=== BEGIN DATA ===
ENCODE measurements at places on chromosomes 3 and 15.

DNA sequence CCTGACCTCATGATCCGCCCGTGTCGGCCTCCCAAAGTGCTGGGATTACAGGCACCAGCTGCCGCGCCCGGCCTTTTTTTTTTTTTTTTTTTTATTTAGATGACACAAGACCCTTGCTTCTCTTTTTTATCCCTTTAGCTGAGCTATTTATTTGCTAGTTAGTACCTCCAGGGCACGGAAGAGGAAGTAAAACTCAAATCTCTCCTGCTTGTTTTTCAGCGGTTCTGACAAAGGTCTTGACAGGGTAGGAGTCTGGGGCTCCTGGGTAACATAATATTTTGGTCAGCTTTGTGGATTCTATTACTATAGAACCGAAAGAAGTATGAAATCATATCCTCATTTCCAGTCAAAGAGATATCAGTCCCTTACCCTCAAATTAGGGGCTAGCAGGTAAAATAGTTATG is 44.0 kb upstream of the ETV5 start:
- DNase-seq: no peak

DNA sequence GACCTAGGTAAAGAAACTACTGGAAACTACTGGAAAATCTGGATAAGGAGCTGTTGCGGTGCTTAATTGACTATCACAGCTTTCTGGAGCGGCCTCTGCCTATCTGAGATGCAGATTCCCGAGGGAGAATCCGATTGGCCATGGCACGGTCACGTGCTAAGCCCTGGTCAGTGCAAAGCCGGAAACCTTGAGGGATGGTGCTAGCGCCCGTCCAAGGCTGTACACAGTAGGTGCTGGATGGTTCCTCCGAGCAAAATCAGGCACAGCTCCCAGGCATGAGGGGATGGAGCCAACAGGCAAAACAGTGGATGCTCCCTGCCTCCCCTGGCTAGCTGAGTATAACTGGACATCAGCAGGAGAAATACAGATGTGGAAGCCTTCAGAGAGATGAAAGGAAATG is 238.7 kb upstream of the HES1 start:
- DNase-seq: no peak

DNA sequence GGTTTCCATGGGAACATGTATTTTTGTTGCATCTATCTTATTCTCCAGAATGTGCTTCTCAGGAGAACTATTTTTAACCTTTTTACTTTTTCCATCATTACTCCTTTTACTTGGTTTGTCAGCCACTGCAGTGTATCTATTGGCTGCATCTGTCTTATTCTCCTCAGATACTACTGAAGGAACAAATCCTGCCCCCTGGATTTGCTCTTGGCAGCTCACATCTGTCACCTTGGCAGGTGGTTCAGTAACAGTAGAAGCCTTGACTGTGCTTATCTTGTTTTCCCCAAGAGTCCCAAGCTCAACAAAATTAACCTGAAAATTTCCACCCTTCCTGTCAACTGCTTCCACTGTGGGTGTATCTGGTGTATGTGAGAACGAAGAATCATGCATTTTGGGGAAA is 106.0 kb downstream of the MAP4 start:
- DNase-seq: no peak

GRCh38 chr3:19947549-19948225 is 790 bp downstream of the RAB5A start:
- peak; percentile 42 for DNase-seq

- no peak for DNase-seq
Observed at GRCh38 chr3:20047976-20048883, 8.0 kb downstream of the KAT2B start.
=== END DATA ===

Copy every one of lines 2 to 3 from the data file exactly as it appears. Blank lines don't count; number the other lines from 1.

DNA sequence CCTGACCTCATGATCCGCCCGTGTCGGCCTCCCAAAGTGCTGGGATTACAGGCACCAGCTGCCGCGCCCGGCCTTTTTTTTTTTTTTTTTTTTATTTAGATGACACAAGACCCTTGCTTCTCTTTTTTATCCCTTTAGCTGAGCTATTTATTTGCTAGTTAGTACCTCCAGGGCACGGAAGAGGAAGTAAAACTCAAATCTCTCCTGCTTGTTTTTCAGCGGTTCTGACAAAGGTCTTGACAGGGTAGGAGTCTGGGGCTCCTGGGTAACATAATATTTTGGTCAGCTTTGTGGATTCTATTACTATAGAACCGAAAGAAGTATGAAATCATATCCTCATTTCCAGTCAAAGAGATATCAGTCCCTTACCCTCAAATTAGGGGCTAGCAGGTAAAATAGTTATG is 44.0 kb upstream of the ETV5 start:
- DNase-seq: no peak